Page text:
Russian Electoral Conditions Not Conducive to Free or Fair Duma Elections

A man examines his ballot during the State Duma elections at a polling station in St. Petersburg, Russia. (AP Photo/Dmitri Lovetsky)

Russian Electoral Conditions Not Conducive to Free or Fair Duma Elections

As delivered by Acting Political Counselor Andrew Shepard
to the Permanent Council, Vienna
September 23, 2021

Thank you, Madam Chair.

The repressive actions taken by the Russian Government before and during the September 17-19 Duma elections obstructed electoral transparency, hampered independent media coverage of the elections, and prevented genuine opposition participation, severely undermining the credibility of the elections.  We regret that the elections took place under conditions not conducive to free and fair proceedings, and that the undue restrictions imposed by the Russian government prevented OSCE observation of the elections. 

We are troubled by widespread reports of electoral abuses over the three days of voting, including ballot stuffing and coercion to vote.  During these elections, the independent election monitor Golos found domestic election observers faced the highest level of threats and violence since at least 2016.

The Russian Government’s increasing restrictions on civil society organizations, independent journalists, and opposition groups over the past year and a half underscored its desire to unfairly advantage pro-Kremlin candidates and marginalize all independent political voices.  Authorities took unprecedented steps against voices critical or independent of the government.  They enforced repressive laws on so-called “foreign agents,” “undesirable organizations,” and “extremist organizations.”  These laws carry onerous legal requirements and social stigma, and in some cases forced closures and involved serious criminal charges.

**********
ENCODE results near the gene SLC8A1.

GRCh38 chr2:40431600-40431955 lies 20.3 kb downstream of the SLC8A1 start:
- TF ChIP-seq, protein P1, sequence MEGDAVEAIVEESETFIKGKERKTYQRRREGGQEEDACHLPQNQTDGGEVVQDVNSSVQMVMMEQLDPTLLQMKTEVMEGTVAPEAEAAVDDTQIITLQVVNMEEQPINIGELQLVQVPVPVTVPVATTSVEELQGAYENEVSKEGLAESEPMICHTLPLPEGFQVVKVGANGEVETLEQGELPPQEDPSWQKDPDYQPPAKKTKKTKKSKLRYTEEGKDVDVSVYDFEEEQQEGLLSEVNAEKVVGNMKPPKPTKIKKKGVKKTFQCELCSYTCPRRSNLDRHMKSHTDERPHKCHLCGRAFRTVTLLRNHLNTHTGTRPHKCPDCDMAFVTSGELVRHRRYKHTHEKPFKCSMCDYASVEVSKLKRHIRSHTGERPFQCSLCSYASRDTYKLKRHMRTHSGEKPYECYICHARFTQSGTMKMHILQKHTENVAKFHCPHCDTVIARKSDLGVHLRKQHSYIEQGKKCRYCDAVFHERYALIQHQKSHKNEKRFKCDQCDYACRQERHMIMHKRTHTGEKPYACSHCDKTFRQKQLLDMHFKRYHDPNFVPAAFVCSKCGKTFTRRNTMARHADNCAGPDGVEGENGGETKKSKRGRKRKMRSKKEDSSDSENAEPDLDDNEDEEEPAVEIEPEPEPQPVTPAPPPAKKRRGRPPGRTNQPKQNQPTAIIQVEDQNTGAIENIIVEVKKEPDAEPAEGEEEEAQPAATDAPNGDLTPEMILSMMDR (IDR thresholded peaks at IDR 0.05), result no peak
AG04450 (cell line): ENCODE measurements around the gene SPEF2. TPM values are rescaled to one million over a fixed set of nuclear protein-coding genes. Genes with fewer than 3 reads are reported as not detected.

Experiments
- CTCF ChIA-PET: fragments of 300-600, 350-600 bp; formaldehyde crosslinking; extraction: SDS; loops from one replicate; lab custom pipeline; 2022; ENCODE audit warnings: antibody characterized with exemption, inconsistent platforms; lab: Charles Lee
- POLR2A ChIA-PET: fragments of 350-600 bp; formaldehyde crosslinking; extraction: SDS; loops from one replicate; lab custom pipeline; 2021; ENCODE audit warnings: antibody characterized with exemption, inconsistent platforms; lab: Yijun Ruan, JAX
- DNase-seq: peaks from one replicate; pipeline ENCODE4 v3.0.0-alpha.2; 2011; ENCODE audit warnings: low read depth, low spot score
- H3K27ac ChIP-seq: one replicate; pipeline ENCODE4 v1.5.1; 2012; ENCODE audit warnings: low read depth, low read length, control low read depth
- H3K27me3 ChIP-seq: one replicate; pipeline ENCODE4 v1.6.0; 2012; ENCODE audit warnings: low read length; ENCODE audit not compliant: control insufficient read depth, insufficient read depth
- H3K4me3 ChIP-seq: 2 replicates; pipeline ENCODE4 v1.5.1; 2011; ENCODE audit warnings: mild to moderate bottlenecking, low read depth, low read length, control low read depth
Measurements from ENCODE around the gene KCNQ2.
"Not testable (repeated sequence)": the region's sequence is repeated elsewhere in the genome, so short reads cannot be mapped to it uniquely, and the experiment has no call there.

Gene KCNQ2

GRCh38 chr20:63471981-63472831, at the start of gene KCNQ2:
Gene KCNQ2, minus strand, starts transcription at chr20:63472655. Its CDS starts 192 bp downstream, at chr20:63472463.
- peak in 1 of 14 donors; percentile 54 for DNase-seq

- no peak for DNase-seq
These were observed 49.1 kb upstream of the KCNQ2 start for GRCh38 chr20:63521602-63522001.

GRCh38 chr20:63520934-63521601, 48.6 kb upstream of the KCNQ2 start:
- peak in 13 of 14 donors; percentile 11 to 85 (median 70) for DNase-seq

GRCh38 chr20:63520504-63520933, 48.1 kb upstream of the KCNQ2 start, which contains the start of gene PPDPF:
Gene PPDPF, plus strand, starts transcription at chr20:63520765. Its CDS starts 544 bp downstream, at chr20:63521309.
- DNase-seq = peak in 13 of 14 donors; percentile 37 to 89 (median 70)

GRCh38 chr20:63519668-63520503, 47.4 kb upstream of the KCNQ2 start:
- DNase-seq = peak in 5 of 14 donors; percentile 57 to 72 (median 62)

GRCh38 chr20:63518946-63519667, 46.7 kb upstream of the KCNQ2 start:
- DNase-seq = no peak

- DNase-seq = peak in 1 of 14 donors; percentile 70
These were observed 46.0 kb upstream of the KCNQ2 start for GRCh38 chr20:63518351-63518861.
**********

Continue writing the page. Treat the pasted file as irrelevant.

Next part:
Authorities have targeted independent media in particular.  In 2021 alone, 30 more independent media outlets or individuals were added to the register of “media foreign agents” — an increase of 176 percent.  Sixty percent of all “undesirable organization” designations, which fully criminalize an organization’s operations in the country, were made since 2020 and include the investigative reporting group Proyekt.  The Kremlin has also increased pressure on private technology companies to remove from social media platforms political content expressing dissent or criticism.  These steps restricted Russian citizens’ access to diverse perspectives in the crucial pre-election period, impeded independent electoral monitoring, and have had a broader chilling effect on independent reporting.  

As a result of the designation of organizations affiliated with oppositionist Aleksey Navalny as “extremist” and recent changes to the law on extremism, authorities have a new tool to selectively disqualify from running for office thousands of politically engaged Russians who have been associated with those groups.  The Russian human rights group Memorial noted since the beginning of the year a 17 percent increase in political prisoners, including Navalny and others targeted for their activism.  We call again for the release of Navalny and the hundreds of other political prisoners held in Russia. 

The hostile electoral environment severely restricted political pluralism and prevented the Russian people from exercising their civil and political rights.  As State Department Spokesman Ned Price noted on September 20, the United States calls upon Russia to honor its international obligations to respect human rights and fundamental freedoms and to end its pressure campaign on civil society, the political opposition, and independent media.  

We also condemn Russia’s decision to organize polling on the territory of Georgia, Moldova, and Ukraine without the consent of those governments and reaffirm our unwavering support for the sovereignty and territorial integrity of those countries.

Thank you, Madam Chair.